Christian Living
The Perils of Anger
Michael Youssef, Ph.D.
May 4, 2022
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Read Matthew 5:21-26.

Though it may not seem like it at first, the Torah or Law, which is comprised of the first five books of the Bible, was a precious gift to the people of Israel. God's law teaches us how to live in a manner pleasing to God—a manner that is also for our good. It also points us to our need for a Savior since none of us can keep His commands perfectly. But the law also reveals something else: the very heart of God.

Jesus shocked His listeners by declaring that the sin of selfish anger is tantamount to murder.


In the Sermon on the Mount, Jesus brought the Truth home, clarifying the heart of God. Beginning with the commandment not to murder, Jesus shocked His listeners by declaring that the sin of selfish anger is tantamount to murder. How can that be? Because that's where murder starts—in a person's heart.

Murder starts with a selfish, prideful motive. And so, Jesus was saying to the self-righteous Pharisees in the crowd, "Righteousness is not only a matter of external things. Righteousness does not exist only on the surface. Righteousness is not true righteousness if it only comes out when other people are watching." That is why He could say, "Anyone who is angry with a brother or sister will be subject to judgment" (Matthew 5:22).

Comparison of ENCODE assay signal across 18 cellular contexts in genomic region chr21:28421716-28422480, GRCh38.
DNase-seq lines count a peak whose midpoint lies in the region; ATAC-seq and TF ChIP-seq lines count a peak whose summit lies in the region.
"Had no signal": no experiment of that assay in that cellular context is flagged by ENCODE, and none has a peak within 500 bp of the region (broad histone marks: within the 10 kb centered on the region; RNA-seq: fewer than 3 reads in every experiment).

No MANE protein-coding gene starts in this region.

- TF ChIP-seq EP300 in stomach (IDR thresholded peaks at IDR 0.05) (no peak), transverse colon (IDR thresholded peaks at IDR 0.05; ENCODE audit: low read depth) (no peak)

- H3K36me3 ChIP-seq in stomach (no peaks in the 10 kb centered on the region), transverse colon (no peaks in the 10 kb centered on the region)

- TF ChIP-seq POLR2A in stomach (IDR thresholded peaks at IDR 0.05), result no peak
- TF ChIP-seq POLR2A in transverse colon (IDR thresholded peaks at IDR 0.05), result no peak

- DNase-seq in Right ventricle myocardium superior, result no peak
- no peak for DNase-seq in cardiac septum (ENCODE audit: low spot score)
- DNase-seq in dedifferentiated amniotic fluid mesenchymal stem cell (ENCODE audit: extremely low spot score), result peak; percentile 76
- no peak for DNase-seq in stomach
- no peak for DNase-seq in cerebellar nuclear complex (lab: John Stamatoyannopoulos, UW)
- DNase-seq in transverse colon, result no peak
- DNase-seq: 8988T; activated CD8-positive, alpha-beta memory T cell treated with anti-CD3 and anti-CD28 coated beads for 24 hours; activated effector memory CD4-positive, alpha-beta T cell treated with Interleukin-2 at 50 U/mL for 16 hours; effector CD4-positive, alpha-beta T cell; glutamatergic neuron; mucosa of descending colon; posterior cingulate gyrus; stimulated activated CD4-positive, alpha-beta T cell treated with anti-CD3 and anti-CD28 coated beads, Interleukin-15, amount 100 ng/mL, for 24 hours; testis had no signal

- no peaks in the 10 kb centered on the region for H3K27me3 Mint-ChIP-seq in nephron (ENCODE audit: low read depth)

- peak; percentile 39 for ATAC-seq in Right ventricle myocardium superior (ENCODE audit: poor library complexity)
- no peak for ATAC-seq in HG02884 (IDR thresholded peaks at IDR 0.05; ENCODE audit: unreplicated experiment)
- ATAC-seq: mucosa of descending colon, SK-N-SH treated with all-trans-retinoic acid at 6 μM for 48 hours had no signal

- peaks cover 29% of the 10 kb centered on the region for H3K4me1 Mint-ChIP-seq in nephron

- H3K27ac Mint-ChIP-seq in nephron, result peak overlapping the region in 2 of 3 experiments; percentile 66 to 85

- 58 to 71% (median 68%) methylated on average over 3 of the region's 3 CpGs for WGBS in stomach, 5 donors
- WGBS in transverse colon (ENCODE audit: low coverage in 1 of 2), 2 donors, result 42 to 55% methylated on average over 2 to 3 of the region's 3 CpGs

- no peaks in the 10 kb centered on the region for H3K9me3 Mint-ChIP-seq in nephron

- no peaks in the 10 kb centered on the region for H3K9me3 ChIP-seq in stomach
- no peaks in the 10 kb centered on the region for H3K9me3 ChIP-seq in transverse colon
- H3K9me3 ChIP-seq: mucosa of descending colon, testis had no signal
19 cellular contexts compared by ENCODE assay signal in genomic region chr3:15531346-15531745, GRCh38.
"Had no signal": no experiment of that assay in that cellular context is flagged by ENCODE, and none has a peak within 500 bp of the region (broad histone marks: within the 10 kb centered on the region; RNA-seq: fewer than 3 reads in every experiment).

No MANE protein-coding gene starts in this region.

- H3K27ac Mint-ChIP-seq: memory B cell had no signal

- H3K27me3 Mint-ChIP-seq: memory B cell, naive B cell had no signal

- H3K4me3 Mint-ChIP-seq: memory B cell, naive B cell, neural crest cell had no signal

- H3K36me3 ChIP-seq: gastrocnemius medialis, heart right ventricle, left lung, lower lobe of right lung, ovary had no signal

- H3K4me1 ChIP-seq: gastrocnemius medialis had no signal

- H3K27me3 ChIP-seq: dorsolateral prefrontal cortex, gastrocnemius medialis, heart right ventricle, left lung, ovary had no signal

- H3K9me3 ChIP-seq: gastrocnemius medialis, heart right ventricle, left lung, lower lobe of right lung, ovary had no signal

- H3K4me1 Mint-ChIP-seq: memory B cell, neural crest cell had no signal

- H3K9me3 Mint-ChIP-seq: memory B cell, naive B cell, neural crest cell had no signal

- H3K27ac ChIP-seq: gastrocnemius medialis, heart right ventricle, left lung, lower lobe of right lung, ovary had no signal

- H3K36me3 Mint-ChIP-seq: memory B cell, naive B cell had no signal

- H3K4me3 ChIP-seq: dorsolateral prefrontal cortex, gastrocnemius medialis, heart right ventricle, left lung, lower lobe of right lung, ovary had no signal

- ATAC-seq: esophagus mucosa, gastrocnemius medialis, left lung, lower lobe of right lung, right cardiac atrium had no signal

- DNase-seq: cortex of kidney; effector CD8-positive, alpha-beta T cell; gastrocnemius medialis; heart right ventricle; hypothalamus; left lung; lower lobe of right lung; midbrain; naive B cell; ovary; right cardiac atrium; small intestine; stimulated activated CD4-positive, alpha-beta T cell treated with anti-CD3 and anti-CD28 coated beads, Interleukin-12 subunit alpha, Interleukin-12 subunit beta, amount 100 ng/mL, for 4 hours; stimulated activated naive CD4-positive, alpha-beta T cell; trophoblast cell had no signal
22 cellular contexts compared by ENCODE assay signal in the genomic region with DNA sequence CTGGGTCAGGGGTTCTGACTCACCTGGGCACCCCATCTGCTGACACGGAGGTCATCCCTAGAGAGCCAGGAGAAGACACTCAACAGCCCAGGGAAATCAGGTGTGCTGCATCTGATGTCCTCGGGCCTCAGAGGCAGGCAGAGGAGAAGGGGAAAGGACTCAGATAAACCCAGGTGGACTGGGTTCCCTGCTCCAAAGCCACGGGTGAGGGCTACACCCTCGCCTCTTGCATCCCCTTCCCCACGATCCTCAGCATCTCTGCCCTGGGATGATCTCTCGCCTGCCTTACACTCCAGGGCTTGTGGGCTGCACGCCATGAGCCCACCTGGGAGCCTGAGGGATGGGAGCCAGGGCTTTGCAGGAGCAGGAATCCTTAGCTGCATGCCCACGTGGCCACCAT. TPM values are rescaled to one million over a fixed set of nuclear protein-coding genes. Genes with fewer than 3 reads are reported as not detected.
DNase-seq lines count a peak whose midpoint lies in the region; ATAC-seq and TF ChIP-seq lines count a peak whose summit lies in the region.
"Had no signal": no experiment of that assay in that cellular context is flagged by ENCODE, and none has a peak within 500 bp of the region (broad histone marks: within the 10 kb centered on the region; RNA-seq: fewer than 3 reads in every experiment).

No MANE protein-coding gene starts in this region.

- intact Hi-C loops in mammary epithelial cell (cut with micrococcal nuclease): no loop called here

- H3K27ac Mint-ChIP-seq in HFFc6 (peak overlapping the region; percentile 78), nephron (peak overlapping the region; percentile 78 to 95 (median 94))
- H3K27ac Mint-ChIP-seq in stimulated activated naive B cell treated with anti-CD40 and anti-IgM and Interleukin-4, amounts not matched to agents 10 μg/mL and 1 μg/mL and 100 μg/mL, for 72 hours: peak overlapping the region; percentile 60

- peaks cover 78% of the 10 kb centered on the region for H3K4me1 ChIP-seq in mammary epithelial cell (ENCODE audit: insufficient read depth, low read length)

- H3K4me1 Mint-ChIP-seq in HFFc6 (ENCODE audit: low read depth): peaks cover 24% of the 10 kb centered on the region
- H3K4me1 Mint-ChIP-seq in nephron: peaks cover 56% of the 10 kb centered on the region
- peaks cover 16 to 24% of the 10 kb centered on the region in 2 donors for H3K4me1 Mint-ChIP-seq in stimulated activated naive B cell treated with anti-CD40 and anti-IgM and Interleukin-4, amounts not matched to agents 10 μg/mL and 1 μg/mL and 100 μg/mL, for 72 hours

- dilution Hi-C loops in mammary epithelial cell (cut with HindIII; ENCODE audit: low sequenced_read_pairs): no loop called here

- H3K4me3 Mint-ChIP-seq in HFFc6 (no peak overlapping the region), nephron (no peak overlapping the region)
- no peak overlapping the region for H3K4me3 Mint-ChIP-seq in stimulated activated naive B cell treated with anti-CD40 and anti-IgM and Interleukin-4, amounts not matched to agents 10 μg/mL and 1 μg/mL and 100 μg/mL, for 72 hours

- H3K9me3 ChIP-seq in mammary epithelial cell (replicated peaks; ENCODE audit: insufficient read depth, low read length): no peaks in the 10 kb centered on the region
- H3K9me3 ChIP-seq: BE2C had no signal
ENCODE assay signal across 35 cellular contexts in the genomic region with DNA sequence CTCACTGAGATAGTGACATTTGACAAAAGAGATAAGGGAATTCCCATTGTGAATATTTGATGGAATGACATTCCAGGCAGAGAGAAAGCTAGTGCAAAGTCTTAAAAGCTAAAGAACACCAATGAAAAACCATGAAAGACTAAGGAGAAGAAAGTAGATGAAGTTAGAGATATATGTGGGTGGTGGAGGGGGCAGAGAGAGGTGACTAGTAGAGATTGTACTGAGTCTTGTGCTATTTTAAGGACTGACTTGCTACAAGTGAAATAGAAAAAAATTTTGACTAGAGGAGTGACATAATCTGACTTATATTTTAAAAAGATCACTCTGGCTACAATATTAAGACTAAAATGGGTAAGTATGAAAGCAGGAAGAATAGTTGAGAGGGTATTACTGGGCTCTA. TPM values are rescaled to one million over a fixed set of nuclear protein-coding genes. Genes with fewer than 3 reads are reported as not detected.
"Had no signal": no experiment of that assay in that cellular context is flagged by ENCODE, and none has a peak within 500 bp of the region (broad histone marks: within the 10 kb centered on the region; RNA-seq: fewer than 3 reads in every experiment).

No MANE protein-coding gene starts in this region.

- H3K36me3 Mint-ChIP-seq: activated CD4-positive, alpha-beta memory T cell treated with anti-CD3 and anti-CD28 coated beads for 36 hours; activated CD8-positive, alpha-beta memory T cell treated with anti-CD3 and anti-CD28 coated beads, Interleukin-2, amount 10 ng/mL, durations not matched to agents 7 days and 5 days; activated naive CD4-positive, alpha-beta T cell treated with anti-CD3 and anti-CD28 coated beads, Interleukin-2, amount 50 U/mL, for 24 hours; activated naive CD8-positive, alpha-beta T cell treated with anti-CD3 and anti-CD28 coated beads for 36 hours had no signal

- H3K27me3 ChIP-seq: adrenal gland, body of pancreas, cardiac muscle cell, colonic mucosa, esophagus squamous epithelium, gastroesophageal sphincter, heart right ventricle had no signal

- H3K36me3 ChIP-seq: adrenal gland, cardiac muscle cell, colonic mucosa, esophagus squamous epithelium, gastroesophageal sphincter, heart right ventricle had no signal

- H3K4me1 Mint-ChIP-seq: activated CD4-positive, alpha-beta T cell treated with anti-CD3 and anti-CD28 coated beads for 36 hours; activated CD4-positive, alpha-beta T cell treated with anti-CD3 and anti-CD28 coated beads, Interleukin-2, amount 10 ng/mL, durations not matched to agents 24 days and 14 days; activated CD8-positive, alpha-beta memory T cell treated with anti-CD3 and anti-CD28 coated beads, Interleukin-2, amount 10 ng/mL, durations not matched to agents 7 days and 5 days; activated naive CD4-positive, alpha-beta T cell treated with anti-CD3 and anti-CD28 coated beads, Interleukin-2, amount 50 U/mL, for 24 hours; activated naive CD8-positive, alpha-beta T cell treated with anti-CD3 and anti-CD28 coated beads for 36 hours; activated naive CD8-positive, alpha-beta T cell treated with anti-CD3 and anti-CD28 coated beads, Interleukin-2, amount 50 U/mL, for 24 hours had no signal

I think most of us know that anger takes many forms, ranging from slight irritation to full-blown, uncontrollable rage, but all unrighteous anger stems from pride and self-righteousness. It creeps up when we don't get our way, when someone criticizes us, or when we're overlooked.

Smoldering anger, if left unchecked, will destroy a person from the inside out. It will also destroy a person's relationship with God, for no one can know Jesus as Savior and Lord and still nurse hatred toward another (see 1 John 4:20). That is why Jesus' message to us is this: Repair whatever breach you may have with a brother or sister in Christ so that you can truly settle the breach between yourself and God.

Brothers and sisters, if there's a conflict in your life, deal with it as soon as you can. Resolve here and now to dig up these roots of bitterness. When you forgive others and make peace with those you've hurt, you will be amazed at what the Holy Spirit will do—and you'll also bear witness to the transforming power of God to redeem and renew His children. 

Prayer: Lord, forgive me for being quick to anger. Help me to humble myself as You have humbled Yourself, that I might live in peace with all as far as it depends on me (Romans 12:18). I pray in the name of Jesus. Amen.

"But I tell you that anyone who is angry with a brother or sister will be subject to judgment" (Matthew 5:22).

Learn more in Dr. Michael Youssef's sermon series Appropriating the Happiness That Is in You: WATCH NOW